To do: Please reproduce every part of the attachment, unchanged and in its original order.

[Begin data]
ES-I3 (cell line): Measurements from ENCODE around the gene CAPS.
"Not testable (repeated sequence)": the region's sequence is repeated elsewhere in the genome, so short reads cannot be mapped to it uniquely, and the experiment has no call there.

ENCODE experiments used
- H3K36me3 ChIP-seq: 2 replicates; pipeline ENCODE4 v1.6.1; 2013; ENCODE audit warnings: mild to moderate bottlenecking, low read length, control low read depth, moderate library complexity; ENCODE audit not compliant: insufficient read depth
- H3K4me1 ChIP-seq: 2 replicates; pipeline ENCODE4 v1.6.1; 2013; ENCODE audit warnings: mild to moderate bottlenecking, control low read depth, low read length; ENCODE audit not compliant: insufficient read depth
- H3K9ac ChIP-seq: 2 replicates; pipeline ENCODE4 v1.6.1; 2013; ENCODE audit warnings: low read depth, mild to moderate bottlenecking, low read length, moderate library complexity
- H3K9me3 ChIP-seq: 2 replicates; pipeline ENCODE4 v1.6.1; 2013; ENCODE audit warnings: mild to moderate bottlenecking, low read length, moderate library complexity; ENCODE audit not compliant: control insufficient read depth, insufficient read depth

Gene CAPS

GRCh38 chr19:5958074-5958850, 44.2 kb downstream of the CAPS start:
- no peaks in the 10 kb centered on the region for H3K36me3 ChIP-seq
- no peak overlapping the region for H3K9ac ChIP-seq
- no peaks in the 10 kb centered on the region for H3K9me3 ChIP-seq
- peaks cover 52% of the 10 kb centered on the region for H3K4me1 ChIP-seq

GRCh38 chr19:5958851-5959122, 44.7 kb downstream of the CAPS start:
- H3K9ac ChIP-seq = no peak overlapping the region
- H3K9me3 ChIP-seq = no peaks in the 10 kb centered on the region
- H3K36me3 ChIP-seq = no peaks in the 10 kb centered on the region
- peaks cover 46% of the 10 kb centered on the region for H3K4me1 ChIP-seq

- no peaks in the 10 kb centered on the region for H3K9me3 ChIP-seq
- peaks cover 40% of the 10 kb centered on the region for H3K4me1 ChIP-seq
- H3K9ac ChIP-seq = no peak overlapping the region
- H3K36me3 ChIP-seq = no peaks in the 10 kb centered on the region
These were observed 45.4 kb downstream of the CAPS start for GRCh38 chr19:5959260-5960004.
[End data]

ES-I3 (cell line): Measurements from ENCODE around the gene CAPS.
"Not testable (repeated sequence)": the region's sequence is repeated elsewhere in the genome, so short reads cannot be mapped to it uniquely, and the experiment has no call there.

ENCODE experiments used
- H3K36me3 ChIP-seq: 2 replicates; pipeline ENCODE4 v1.6.1; 2013; ENCODE audit warnings: mild to moderate bottlenecking, low read length, control low read depth, moderate library complexity; ENCODE audit not compliant: insufficient read depth
- H3K4me1 ChIP-seq: 2 replicates; pipeline ENCODE4 v1.6.1; 2013; ENCODE audit warnings: mild to moderate bottlenecking, control low read depth, low read length; ENCODE audit not compliant: insufficient read depth
- H3K9ac ChIP-seq: 2 replicates; pipeline ENCODE4 v1.6.1; 2013; ENCODE audit warnings: low read depth, mild to moderate bottlenecking, low read length, moderate library complexity
- H3K9me3 ChIP-seq: 2 replicates; pipeline ENCODE4 v1.6.1; 2013; ENCODE audit warnings: mild to moderate bottlenecking, low read length, moderate library complexity; ENCODE audit not compliant: control insufficient read depth, insufficient read depth

Gene CAPS

GRCh38 chr19:5958074-5958850, 44.2 kb downstream of the CAPS start:
- no peaks in the 10 kb centered on the region for H3K36me3 ChIP-seq
- no peak overlapping the region for H3K9ac ChIP-seq
- no peaks in the 10 kb centered on the region for H3K9me3 ChIP-seq
- peaks cover 52% of the 10 kb centered on the region for H3K4me1 ChIP-seq

GRCh38 chr19:5958851-5959122, 44.7 kb downstream of the CAPS start:
- H3K9ac ChIP-seq = no peak overlapping the region
- H3K9me3 ChIP-seq = no peaks in the 10 kb centered on the region
- H3K36me3 ChIP-seq = no peaks in the 10 kb centered on the region
- peaks cover 46% of the 10 kb centered on the region for H3K4me1 ChIP-seq

- no peaks in the 10 kb centered on the region for H3K9me3 ChIP-seq
- peaks cover 40% of the 10 kb centered on the region for H3K4me1 ChIP-seq
- H3K9ac ChIP-seq = no peak overlapping the region
- H3K36me3 ChIP-seq = no peaks in the 10 kb centered on the region
These were observed 45.4 kb downstream of the CAPS start for GRCh38 chr19:5959260-5960004.